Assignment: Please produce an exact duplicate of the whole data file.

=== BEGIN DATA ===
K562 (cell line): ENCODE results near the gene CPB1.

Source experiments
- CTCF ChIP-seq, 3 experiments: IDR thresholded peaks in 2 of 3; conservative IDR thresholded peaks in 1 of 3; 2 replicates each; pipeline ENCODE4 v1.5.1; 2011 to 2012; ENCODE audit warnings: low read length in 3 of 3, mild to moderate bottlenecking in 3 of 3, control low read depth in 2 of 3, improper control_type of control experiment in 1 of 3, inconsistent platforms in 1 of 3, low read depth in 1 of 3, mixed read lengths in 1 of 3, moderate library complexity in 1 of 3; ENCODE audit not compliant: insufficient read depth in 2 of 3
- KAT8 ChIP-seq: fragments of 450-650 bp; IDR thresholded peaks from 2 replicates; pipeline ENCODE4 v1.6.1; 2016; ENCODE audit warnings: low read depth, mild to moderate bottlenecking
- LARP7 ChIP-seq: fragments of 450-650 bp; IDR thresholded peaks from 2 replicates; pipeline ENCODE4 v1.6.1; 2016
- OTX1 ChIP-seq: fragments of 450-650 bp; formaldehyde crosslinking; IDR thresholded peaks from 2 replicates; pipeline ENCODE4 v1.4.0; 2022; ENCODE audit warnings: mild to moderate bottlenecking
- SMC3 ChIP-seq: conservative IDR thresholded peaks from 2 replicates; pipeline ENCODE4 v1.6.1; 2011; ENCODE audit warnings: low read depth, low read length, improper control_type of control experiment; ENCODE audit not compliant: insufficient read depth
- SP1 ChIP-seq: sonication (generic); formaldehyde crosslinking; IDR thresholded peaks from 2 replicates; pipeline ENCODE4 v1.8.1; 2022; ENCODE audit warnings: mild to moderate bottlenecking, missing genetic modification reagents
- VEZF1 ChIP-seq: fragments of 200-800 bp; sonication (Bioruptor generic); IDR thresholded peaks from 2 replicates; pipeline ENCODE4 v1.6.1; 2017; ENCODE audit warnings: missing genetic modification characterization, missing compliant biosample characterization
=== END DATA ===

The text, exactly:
K562 (cell line): ENCODE results near the gene CPB1.

Source experiments
- CTCF ChIP-seq, 3 experiments: IDR thresholded peaks in 2 of 3; conservative IDR thresholded peaks in 1 of 3; 2 replicates each; pipeline ENCODE4 v1.5.1; 2011 to 2012; ENCODE audit warnings: low read length in 3 of 3, mild to moderate bottlenecking in 3 of 3, control low read depth in 2 of 3, improper control_type of control experiment in 1 of 3, inconsistent platforms in 1 of 3, low read depth in 1 of 3, mixed read lengths in 1 of 3, moderate library complexity in 1 of 3; ENCODE audit not compliant: insufficient read depth in 2 of 3
- KAT8 ChIP-seq: fragments of 450-650 bp; IDR thresholded peaks from 2 replicates; pipeline ENCODE4 v1.6.1; 2016; ENCODE audit warnings: low read depth, mild to moderate bottlenecking
- LARP7 ChIP-seq: fragments of 450-650 bp; IDR thresholded peaks from 2 replicates; pipeline ENCODE4 v1.6.1; 2016
- OTX1 ChIP-seq: fragments of 450-650 bp; formaldehyde crosslinking; IDR thresholded peaks from 2 replicates; pipeline ENCODE4 v1.4.0; 2022; ENCODE audit warnings: mild to moderate bottlenecking
- SMC3 ChIP-seq: conservative IDR thresholded peaks from 2 replicates; pipeline ENCODE4 v1.6.1; 2011; ENCODE audit warnings: low read depth, low read length, improper control_type of control experiment; ENCODE audit not compliant: insufficient read depth
- SP1 ChIP-seq: sonication (generic); formaldehyde crosslinking; IDR thresholded peaks from 2 replicates; pipeline ENCODE4 v1.8.1; 2022; ENCODE audit warnings: mild to moderate bottlenecking, missing genetic modification reagents
- VEZF1 ChIP-seq: fragments of 200-800 bp; sonication (Bioruptor generic); IDR thresholded peaks from 2 replicates; pipeline ENCODE4 v1.6.1; 2017; ENCODE audit warnings: missing genetic modification characterization, missing compliant biosample characterization